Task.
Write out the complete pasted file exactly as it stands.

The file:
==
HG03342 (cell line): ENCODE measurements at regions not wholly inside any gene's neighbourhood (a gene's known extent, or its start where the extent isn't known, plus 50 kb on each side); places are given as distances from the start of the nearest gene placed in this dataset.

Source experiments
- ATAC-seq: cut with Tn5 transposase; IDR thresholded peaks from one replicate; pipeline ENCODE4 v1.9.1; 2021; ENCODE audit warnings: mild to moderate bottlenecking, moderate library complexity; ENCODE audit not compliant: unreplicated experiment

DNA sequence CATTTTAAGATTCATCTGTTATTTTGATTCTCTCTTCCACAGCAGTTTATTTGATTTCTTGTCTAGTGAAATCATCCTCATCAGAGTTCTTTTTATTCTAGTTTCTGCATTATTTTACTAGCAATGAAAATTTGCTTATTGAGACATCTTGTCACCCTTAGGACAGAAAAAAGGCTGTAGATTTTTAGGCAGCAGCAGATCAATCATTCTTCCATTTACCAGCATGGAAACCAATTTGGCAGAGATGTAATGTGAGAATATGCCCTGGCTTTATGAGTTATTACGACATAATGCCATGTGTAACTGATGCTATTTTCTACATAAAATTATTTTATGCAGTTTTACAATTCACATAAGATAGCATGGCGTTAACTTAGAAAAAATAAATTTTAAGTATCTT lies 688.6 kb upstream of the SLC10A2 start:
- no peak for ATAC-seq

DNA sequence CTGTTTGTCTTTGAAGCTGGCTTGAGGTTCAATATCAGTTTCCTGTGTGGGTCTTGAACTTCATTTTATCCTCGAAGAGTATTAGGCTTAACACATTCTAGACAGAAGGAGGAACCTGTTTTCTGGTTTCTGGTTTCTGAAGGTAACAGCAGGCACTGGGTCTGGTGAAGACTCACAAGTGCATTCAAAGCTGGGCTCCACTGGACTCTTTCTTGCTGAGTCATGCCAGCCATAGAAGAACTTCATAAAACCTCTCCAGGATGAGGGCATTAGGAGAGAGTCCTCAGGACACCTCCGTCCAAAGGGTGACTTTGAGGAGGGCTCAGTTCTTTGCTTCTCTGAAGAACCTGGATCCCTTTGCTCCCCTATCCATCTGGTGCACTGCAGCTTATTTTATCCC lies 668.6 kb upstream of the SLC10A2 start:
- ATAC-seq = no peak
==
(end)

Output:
HG03342 (cell line): ENCODE measurements at regions not wholly inside any gene's neighbourhood (a gene's known extent, or its start where the extent isn't known, plus 50 kb on each side); places are given as distances from the start of the nearest gene placed in this dataset.

Source experiments
- ATAC-seq: cut with Tn5 transposase; IDR thresholded peaks from one replicate; pipeline ENCODE4 v1.9.1; 2021; ENCODE audit warnings: mild to moderate bottlenecking, moderate library complexity; ENCODE audit not compliant: unreplicated experiment

DNA sequence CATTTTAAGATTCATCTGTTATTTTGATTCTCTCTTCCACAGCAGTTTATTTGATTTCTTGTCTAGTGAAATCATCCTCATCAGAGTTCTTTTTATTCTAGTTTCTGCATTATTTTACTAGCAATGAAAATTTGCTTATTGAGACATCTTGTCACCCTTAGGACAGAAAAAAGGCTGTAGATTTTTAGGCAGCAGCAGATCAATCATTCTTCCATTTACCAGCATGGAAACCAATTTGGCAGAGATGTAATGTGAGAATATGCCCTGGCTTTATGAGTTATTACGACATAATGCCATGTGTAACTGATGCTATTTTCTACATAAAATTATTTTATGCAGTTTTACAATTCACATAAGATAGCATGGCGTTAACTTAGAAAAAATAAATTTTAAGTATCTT lies 688.6 kb upstream of the SLC10A2 start:
- no peak for ATAC-seq

DNA sequence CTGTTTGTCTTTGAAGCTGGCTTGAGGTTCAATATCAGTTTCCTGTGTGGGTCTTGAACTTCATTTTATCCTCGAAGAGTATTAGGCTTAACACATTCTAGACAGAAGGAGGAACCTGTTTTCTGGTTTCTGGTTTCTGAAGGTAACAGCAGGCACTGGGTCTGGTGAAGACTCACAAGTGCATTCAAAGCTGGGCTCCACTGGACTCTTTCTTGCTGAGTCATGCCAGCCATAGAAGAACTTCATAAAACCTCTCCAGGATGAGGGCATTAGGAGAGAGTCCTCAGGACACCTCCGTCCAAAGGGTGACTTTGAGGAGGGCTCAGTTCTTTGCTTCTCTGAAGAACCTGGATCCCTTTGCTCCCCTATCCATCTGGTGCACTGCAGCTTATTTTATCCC lies 668.6 kb upstream of the SLC10A2 start:
- ATAC-seq = no peak